Sunday, November 30, 2014

Thanksgiving Left-Overs

A left-over Hieronymous Bosch background, plus National Geographics equals...
Penguin Hunt

Left over from an earlier series...
Naked Men in Isolated Places 4

Left-over nude ladies, an old much-used sky and an architectural model...

Friday, November 28, 2014

New Collaborations

 Ode to Narrow-Mindedness
Collaboration No. 28 between Lynn Skordal & Sabine Remy

Collaboration No. 29 between  Sabine Remy & Lynn Skordal

Saturday, November 22, 2014

Pulp Fiction

Pulp Dreams (Gastropod)

Pulp Dreams (Office Help)

Pulp Dreams (Little Sister)

 Pulp Dreams (Rogue Gondola Man)

Pulp Dreams (Peril)

Pulp Dreams (Space Warriors)

Sunday, November 16, 2014

Sepia [see-pee-uh]

Sepia is a warm, reddish-brown or olive-brown color, named after and originally derived from the ink of the cuttlefish.  The cuttlefish, is a small cephalopod with an elongated body and tentacles around its mouth, capable of flashing bright, rapidly changing colors during mating and combat, and although reportedly color-blind, able to almost instantly change its skin color to match its surroundings (even in total darkness) through some mechanism that remains a mystery to scientists.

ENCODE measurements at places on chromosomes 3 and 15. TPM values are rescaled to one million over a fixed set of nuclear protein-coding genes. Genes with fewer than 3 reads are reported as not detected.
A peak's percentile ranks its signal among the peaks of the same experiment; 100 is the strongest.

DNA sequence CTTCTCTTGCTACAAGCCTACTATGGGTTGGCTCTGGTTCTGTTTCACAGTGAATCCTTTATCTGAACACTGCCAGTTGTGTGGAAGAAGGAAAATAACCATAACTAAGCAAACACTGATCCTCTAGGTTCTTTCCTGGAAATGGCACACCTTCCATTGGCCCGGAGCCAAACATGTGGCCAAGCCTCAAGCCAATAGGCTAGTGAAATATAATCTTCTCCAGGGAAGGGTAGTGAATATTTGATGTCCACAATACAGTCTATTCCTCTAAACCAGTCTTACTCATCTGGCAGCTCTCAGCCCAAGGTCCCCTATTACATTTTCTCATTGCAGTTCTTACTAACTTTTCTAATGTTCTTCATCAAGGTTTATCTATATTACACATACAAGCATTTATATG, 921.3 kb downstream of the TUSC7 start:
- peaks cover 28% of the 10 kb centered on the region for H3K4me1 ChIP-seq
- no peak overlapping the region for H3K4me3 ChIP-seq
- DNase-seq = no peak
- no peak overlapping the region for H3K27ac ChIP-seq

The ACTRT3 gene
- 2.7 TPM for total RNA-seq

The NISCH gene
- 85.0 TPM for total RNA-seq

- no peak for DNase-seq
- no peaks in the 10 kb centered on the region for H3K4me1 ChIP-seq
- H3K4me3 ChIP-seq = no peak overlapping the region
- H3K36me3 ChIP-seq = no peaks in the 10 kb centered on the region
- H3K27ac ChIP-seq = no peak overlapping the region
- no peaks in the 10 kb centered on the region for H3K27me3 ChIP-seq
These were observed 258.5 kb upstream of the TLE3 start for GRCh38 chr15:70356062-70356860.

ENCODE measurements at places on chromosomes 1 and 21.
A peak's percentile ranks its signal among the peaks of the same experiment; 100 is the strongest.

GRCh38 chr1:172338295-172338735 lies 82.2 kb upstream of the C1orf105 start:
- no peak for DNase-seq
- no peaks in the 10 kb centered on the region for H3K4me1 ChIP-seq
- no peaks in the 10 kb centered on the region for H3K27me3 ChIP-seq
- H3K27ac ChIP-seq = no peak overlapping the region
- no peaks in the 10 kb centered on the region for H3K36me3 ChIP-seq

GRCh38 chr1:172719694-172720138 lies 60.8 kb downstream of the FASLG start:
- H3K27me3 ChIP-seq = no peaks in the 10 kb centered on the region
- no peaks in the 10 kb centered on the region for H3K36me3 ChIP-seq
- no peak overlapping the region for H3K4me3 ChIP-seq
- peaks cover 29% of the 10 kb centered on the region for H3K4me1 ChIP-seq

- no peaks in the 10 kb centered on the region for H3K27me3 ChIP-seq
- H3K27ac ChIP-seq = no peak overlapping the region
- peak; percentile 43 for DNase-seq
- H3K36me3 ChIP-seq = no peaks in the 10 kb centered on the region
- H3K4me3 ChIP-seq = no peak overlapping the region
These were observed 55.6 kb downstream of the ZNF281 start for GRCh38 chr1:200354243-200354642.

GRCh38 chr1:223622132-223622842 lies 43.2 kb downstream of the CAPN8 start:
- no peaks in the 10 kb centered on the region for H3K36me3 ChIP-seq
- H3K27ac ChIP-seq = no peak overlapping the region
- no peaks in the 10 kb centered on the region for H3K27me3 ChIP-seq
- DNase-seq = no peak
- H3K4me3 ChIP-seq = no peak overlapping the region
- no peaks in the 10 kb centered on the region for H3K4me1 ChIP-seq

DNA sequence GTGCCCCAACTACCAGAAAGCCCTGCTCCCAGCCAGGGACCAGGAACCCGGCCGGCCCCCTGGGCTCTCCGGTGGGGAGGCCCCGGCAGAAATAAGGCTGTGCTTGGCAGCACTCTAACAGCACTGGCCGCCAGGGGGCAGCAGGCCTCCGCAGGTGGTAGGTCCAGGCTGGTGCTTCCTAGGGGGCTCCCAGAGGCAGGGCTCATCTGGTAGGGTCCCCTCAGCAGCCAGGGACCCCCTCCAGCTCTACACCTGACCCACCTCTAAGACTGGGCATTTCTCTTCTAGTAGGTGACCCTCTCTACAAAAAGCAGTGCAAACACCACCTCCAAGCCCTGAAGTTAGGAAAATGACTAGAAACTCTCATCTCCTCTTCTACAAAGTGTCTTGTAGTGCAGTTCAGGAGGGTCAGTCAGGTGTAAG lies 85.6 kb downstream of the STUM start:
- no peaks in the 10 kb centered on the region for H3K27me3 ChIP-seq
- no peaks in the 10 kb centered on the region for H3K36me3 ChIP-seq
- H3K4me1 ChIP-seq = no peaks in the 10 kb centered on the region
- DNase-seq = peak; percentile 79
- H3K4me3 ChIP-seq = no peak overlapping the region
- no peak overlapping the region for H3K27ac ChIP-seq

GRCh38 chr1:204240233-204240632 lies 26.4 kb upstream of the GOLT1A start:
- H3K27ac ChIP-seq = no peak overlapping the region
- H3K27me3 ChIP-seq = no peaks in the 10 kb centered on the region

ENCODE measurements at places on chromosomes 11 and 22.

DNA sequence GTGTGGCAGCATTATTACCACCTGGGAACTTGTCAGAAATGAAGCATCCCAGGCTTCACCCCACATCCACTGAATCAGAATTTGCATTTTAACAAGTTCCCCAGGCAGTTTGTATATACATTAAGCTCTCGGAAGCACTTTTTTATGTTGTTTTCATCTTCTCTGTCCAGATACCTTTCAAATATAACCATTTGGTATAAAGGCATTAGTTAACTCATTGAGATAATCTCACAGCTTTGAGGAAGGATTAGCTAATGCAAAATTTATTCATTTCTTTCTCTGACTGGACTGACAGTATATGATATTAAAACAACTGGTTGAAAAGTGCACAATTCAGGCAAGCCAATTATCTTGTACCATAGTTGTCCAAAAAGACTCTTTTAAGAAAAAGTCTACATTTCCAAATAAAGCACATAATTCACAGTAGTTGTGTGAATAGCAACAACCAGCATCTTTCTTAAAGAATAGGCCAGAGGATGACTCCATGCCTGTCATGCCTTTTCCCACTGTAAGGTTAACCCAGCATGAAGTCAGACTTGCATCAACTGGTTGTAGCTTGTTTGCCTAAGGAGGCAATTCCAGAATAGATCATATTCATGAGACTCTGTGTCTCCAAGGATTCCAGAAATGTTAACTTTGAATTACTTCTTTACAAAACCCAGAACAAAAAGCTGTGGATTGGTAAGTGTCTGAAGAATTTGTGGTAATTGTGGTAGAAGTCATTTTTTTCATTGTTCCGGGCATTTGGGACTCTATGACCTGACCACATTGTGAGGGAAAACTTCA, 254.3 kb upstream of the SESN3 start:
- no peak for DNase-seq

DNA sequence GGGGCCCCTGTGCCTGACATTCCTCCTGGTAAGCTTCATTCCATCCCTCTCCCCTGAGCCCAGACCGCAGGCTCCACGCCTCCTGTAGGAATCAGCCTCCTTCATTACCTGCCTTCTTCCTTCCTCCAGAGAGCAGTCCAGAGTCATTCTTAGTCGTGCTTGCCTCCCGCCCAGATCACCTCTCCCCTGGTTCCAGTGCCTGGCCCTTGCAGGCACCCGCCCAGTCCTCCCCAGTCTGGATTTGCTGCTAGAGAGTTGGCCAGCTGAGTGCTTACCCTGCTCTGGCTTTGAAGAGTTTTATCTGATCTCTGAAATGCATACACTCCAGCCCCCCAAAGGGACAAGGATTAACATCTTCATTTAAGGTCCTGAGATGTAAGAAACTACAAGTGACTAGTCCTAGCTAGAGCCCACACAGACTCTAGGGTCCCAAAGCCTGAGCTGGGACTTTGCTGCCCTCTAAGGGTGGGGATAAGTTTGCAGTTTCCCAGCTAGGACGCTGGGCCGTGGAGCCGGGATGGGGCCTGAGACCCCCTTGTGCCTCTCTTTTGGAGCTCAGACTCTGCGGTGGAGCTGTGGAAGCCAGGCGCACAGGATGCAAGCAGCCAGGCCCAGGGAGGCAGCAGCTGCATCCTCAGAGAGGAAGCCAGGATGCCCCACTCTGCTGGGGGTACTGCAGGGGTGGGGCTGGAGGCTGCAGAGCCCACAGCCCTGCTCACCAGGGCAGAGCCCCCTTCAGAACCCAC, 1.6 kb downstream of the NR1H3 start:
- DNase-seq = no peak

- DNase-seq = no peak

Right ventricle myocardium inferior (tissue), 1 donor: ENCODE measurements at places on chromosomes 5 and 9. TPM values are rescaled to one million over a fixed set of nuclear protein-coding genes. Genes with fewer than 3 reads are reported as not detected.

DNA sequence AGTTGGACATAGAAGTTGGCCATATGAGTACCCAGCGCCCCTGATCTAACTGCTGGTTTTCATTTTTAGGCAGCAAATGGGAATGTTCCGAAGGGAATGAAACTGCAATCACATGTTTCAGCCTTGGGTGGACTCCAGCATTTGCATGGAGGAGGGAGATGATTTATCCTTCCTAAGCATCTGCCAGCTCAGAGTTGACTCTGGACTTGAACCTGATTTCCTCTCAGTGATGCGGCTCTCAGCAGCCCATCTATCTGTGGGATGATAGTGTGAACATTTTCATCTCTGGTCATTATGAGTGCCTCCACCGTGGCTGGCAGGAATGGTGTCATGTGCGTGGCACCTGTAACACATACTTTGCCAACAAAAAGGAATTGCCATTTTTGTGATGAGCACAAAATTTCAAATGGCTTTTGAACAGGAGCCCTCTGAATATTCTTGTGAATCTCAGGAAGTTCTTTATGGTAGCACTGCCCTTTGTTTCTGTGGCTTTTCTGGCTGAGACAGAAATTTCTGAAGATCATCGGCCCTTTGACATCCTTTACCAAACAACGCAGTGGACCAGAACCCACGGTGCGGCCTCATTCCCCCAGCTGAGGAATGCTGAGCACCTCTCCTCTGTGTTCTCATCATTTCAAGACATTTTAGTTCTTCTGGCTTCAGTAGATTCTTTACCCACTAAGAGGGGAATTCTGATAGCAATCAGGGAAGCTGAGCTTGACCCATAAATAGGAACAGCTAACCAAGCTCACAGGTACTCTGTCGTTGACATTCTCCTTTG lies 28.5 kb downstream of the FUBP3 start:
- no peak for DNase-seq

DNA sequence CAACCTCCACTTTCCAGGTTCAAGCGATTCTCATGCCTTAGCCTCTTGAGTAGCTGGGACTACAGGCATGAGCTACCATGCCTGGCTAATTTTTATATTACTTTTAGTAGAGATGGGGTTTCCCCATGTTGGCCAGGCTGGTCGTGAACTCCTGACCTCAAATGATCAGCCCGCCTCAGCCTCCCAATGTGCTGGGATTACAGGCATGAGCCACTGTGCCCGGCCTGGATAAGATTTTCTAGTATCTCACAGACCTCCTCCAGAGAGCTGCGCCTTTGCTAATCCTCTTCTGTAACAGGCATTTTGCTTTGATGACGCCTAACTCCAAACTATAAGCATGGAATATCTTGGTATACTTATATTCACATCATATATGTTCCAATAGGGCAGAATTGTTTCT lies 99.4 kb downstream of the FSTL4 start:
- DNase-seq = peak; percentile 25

Cuttlefish ink was used as a common writing ink during Greco-Roman times, and as an artist's drawing material until the 19th century.  Leonardo da Vinci, for example, used it to sketch, write, draw and make color washes Sepia is also the color of many old photographs, due to the way in which they were processed. And, on a slightly more unfortunate note, Wikipedia declares that during the 1940-50s era, R&B music was sometimes referred to as "race music" or "sepia music."

Sepia suggests warmth, nostalgia and vulnerability -- a quality most often supplied today by PhotoShop, not the cuttlefish. 

Here's some of my recent sepia music...

 Clarice, raised by crows, was ashamed of her human face.

Georgia's Manicure

Hollywood Anguish

Japan No. 25

Friday, November 14, 2014

Diddling Magritte

Magritte at Dali's Window

The Hitherto Invisible

Mr. Magritte's Neighborhood